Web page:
No, you're not. Look at other reviews, such as the one at Ars Technica, clearly displaying the quality issues.

Quote
"Apple makes this fairly easy on the way out, but problematic on the way back because Aperture doesn't understand Photoshop's layers."

Again, another fabricated lie.
Aperture can manage photoshop layers very well and maintains their stucture. All one has to do is select External Editor from Aperture and make the edits in Photoshop, the layers are preserved for future edits.
Since this is the first factual error you seem to have pointed out in Michael's non-review, and your otherwise rather sloppy approach to facts yourself, I'd be tempted to disbelieve you just on past merits.

But since you're probably right, it doesn't make what Michael wrote a lie. It's an erroneous statement, yes, but not necessarily deliberately so.

Quote
"the Photoshoped file needs to reside inside the Aperture database for the whole system to make any sense without large numbers of multiple copies of files ending up all over the place."

Not true. Aperture makes 1 file that is edited in Photoshop, just 1 and it is placed in the Library not all over the place as Mr. Reichmann would have us to believe.
Exactly what is it that isn't true here? Doesn't Aperture keep the image within Aperture's own database?

Michael does not claim, as you would have us believe, that Aperture forces you to keep "multiple copies (...) all over the place", he's claiming that Aperture forces you to keep the source and results within Aperture's database.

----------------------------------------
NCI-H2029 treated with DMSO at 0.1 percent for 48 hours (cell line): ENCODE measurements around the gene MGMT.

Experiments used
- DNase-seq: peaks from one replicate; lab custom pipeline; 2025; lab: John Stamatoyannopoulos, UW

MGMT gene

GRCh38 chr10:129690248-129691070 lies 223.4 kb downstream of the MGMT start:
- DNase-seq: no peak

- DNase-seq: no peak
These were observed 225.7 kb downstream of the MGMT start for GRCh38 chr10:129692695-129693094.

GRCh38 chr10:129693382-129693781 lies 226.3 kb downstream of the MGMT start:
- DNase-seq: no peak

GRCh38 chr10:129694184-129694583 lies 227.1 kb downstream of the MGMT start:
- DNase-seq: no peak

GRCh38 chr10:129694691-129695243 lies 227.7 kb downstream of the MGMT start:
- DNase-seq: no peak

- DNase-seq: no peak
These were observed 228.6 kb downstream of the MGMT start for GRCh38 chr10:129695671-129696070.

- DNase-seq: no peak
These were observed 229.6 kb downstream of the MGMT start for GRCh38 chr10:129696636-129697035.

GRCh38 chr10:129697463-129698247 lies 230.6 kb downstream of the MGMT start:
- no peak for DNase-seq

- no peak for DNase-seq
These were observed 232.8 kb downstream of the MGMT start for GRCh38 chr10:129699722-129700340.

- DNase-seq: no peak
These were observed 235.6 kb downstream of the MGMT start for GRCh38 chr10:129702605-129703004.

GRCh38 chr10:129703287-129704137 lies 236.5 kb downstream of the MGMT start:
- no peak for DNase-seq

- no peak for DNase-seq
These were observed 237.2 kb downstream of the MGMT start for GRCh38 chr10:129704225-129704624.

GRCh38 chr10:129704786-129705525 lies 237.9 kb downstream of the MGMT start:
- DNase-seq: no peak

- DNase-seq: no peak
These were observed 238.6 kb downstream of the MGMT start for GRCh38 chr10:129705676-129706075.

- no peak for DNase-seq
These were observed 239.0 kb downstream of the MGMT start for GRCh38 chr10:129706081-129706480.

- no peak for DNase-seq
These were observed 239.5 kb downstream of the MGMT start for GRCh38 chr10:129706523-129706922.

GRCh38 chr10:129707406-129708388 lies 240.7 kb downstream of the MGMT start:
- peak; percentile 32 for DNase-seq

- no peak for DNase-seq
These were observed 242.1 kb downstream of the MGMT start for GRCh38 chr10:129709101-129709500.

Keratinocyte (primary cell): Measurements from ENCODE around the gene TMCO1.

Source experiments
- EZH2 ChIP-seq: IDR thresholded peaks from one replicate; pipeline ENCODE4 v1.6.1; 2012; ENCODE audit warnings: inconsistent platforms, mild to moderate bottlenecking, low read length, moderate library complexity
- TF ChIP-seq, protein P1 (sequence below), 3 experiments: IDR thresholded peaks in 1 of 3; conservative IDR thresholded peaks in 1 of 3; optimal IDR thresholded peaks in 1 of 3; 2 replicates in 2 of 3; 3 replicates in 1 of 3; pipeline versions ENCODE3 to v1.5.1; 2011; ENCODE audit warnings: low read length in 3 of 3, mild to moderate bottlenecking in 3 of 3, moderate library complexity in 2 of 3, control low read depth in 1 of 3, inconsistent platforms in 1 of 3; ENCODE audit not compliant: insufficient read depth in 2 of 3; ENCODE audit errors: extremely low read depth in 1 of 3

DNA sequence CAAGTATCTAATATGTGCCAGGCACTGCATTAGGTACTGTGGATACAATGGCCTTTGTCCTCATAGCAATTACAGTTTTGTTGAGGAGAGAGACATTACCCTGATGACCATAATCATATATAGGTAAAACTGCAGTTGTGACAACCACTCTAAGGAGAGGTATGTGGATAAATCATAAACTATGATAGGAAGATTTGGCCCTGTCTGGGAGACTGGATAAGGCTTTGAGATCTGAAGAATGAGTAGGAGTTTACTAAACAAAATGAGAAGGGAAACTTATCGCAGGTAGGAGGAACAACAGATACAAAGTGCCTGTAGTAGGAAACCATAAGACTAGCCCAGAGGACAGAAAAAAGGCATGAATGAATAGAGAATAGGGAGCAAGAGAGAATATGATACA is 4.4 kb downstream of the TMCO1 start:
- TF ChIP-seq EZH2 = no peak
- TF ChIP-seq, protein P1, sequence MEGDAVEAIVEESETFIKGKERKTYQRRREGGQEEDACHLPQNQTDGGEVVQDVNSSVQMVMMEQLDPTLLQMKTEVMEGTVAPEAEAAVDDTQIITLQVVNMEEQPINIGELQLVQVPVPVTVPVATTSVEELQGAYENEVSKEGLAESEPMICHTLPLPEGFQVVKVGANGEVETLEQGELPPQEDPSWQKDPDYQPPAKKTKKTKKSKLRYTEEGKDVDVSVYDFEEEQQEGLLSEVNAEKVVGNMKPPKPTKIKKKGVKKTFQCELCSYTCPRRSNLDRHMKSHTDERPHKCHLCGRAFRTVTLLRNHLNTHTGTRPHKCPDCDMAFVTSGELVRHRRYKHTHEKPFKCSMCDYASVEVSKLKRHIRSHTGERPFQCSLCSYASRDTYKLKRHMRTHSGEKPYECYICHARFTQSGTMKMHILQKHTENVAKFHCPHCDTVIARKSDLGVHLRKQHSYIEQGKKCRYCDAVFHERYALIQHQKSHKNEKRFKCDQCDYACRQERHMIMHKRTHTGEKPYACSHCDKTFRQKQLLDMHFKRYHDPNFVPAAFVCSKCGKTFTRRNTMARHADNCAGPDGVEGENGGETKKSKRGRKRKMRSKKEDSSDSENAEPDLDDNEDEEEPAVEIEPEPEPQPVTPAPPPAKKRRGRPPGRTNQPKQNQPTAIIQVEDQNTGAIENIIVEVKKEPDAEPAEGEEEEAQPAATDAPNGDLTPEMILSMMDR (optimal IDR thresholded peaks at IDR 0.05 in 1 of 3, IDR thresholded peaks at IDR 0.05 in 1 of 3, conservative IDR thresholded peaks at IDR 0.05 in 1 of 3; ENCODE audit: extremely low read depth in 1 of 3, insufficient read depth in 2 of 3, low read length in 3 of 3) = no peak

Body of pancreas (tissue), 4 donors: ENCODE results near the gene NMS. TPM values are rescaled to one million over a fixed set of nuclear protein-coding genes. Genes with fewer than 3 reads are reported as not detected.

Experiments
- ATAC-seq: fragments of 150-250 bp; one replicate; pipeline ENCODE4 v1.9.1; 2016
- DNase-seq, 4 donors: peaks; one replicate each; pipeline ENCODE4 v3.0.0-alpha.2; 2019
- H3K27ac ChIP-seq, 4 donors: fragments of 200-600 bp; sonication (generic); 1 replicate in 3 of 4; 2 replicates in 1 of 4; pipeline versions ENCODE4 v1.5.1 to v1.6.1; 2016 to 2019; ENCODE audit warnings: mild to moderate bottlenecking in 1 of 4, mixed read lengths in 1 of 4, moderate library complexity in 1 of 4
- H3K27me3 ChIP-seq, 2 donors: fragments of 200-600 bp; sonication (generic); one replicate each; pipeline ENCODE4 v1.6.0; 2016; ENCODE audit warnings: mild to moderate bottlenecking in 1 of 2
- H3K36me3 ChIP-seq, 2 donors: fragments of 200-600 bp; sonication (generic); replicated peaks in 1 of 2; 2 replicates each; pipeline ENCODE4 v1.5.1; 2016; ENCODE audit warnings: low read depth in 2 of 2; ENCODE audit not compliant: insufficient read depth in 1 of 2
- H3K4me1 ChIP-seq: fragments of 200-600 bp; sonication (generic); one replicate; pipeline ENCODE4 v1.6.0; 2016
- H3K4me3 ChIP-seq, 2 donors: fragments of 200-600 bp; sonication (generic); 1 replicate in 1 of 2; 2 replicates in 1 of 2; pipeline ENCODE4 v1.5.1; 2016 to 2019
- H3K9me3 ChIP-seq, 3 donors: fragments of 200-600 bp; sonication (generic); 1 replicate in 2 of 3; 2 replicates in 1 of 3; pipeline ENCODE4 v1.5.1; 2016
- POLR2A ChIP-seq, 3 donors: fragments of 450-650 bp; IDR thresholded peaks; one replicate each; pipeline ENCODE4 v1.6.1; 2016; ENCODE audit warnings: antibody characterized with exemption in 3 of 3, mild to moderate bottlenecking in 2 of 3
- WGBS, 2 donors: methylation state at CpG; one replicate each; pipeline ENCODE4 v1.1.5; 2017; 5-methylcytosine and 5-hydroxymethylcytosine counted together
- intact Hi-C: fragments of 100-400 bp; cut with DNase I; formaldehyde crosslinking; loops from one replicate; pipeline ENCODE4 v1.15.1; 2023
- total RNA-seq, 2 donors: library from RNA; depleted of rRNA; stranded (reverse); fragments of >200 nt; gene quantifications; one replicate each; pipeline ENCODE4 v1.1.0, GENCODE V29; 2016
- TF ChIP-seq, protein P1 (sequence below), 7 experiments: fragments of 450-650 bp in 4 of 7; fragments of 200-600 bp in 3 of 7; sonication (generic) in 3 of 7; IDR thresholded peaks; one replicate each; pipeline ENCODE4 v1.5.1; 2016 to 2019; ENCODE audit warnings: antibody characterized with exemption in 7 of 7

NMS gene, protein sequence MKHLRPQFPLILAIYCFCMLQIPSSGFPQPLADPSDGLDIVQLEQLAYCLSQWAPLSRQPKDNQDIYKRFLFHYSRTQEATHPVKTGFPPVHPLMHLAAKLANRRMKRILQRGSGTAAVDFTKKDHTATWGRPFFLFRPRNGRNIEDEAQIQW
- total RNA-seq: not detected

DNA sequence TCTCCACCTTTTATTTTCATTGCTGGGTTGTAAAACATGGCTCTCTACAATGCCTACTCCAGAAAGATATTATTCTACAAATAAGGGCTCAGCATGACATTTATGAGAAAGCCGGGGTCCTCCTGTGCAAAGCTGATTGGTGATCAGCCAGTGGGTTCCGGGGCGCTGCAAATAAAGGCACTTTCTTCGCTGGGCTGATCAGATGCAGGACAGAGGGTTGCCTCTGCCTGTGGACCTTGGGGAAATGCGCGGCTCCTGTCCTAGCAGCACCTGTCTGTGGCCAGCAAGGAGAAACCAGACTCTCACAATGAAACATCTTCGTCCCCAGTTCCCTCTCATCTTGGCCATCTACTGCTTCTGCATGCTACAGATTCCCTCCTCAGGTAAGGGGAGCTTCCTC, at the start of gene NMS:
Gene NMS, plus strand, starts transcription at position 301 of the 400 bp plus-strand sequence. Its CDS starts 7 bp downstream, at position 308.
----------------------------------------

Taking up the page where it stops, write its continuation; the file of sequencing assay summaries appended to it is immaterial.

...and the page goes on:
In brief, I think you need to work on your reading comprehension, as well as your basic computer science and market knowledge.
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Jan
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« Reply #14 on: January 20, 2006, 01:29:26 AM »
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Quote
"Apple makes this fairly easy on the way out, but problematic on the way back because Aperture doesn't understand Photoshop's layers."

Again, another fabricated lie.
Aperture can manage photoshop layers very well and maintains their stucture. All one has to do is select External Editor from Aperture and make the edits in Photoshop, the layers are preserved for future edits.

Since this is the first factual error you seem to have pointed out in Michael's non-review, and your otherwise rather sloppy approach to facts yourself, I'd be tempted to disbelieve you just on past merits.

But since you're probably right, it doesn't make what Michael wrote a lie. It's an erroneous statement, yes, but not necessarily deliberately so.

As far I can se Michael is rigth here also. If I read things rigth Aperture let you edit files in PS, but when they come back to A you can not edit layerd files within A, but will have to send them out to PS again. So any editing you will do in A must be done before exporting to PS, even if you can take them back to A for later export to PS.

But otherwise your post clearly shows that he's a case of "the light is on, but nobody is home".  
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victor maldonado
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« Reply #15 on: January 20, 2006, 03:05:11 PM »
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I think what is being requested is that you do that.  If the points are wrong then show the documentation that proves they are wrong.  One doesn't counter assertions with assertions.